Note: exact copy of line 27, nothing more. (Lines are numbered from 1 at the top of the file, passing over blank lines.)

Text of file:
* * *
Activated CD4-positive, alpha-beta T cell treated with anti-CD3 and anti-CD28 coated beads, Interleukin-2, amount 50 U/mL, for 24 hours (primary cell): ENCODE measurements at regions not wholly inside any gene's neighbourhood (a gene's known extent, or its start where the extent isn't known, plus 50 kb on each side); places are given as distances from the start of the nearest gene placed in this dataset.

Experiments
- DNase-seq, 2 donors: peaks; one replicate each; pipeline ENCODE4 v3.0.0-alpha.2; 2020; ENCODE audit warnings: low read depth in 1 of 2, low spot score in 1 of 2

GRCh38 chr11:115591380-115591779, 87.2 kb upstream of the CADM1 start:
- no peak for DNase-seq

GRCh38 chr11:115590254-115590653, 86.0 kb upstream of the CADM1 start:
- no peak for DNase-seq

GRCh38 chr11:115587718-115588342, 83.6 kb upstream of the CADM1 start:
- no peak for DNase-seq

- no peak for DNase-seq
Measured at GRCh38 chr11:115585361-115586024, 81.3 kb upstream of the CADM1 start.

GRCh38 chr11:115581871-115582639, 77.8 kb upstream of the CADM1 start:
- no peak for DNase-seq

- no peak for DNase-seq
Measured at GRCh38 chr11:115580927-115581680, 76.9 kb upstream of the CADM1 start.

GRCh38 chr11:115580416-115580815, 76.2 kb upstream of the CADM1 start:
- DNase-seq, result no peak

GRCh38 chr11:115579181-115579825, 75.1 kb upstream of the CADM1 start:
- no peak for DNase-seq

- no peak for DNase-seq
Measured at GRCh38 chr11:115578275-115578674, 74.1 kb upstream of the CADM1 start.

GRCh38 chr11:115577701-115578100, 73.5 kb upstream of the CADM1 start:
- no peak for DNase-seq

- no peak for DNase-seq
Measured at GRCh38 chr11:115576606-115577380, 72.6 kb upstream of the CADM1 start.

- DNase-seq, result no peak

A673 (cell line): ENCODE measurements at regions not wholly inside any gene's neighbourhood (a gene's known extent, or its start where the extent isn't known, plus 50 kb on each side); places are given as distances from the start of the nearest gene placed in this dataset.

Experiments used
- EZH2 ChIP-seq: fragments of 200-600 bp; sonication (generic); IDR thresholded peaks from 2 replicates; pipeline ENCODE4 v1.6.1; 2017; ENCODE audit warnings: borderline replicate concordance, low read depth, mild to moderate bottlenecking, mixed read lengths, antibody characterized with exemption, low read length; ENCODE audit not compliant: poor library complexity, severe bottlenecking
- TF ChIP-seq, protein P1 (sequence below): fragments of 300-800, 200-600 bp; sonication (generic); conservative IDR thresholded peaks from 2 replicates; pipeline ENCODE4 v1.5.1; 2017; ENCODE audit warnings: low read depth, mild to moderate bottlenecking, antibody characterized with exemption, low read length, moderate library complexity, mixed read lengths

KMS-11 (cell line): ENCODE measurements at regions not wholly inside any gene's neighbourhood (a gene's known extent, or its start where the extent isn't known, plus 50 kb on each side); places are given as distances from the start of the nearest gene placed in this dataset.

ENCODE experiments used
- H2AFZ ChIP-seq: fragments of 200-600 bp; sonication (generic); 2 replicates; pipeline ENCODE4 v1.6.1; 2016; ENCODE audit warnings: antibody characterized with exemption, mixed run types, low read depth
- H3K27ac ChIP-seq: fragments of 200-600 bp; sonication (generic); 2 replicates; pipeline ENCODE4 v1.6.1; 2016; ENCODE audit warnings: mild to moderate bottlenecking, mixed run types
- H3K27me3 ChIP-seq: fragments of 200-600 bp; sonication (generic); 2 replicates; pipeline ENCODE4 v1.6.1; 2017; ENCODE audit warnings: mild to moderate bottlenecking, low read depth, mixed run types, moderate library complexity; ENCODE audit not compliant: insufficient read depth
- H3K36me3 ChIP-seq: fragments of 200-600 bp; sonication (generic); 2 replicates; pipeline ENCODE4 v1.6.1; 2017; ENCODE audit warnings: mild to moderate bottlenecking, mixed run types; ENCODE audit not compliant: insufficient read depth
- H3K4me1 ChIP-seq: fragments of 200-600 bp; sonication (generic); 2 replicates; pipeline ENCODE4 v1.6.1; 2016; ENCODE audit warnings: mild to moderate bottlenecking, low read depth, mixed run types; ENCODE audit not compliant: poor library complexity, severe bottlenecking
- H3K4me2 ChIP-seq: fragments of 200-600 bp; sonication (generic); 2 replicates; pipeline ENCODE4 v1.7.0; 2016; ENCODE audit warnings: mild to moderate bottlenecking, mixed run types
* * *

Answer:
A673 (cell line): ENCODE measurements at regions not wholly inside any gene's neighbourhood (a gene's known extent, or its start where the extent isn't known, plus 50 kb on each side); places are given as distances from the start of the nearest gene placed in this dataset.